An exact sequence is a concept in mathematics, especially in homological algebra and other applications of abelian category theory, as well as in differential geometry and group theory. An exact sequence is a sequence, either finite or infinite, of objects and morphisms between them such that the image of one morphism equals the kernel of the next.
In the context of group theory, a sequence
of groups and group homomorphisms is called exact if the image (or range) of each homomorphism is equal to the kernel of the next:
Note that the sequence of groups and homomorphisms may be either finite or infinite.
A similar definition can be made for certain other algebraic structures. For example, one could have an exact sequence of vector spaces and linear maps, or of modules and module homomorphisms. More generally, the notion of an exact sequence makes sense in any abelian category (i.e. any category with kernels and cokernels).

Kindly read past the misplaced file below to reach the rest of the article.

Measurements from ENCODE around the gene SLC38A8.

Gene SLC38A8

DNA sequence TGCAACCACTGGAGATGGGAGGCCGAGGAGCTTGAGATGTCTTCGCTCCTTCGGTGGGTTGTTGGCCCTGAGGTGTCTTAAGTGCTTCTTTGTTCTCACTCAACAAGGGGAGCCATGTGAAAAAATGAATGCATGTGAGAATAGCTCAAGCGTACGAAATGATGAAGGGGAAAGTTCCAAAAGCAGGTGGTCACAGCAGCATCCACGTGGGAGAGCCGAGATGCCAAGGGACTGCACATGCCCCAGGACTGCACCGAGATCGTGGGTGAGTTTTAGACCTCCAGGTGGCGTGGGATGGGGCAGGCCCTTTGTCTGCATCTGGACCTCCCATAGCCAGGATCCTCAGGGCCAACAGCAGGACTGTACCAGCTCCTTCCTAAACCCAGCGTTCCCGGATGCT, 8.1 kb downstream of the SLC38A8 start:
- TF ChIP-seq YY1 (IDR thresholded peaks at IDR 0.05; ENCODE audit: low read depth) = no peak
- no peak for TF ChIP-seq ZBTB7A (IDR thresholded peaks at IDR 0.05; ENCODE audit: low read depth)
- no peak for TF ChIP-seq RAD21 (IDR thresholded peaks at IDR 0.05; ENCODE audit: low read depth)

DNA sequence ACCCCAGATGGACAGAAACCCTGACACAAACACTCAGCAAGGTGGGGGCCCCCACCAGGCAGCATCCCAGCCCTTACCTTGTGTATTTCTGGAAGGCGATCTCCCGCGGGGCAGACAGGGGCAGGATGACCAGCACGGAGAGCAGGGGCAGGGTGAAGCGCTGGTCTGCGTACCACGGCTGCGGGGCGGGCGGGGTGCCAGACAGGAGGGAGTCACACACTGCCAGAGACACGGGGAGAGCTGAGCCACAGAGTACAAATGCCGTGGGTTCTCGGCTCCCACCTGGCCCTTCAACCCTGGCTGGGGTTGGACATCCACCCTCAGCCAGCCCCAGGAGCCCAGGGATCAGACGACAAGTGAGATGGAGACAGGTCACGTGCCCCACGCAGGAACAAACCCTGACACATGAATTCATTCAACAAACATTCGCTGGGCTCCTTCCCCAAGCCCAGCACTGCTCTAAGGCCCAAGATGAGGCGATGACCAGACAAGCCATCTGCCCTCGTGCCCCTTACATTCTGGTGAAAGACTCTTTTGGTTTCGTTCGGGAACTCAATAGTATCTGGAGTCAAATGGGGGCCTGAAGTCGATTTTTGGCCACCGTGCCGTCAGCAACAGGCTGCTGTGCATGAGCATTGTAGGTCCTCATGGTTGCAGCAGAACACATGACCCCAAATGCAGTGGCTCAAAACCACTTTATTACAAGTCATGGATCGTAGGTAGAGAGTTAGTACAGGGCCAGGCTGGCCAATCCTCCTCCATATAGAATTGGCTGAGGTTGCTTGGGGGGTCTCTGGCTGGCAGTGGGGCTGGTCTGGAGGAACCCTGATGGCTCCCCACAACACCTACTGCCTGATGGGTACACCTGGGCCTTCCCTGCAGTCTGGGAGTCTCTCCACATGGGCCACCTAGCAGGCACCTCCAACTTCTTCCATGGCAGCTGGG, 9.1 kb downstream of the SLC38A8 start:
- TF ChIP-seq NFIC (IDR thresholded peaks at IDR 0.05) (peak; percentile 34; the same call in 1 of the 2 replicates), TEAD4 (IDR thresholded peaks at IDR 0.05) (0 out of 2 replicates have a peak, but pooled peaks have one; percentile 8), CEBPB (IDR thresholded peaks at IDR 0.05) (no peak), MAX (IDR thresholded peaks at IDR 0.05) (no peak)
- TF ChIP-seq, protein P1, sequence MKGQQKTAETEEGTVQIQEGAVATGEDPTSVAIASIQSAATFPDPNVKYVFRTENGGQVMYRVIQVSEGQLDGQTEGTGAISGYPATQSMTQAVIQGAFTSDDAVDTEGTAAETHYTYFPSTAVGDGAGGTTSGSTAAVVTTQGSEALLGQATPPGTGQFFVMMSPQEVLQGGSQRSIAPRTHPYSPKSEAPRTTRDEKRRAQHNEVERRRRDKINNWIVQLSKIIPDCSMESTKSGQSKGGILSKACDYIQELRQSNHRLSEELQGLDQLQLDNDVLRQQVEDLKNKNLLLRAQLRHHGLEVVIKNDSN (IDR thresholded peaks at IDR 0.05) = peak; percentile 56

Short exact sequence
The most common type of exact sequence is the short exact sequence. This is an exact sequence of the form
where ƒ is a monomorphism and g is an epimorphism. In this case, A is essentially a subobject of B, and the corresponding quotient is isomorphic to C:
(being f(A) = im(f) ).
A short exact sequence of abelian groups may also be written as an exact sequence with five terms:
where 0 represents the zero object, such as the trivial group or a zero-dimensional vector space. The placement of the 0's forces ƒ to be a monomorphism and g to be an epimorphism (see below).
Full article ▸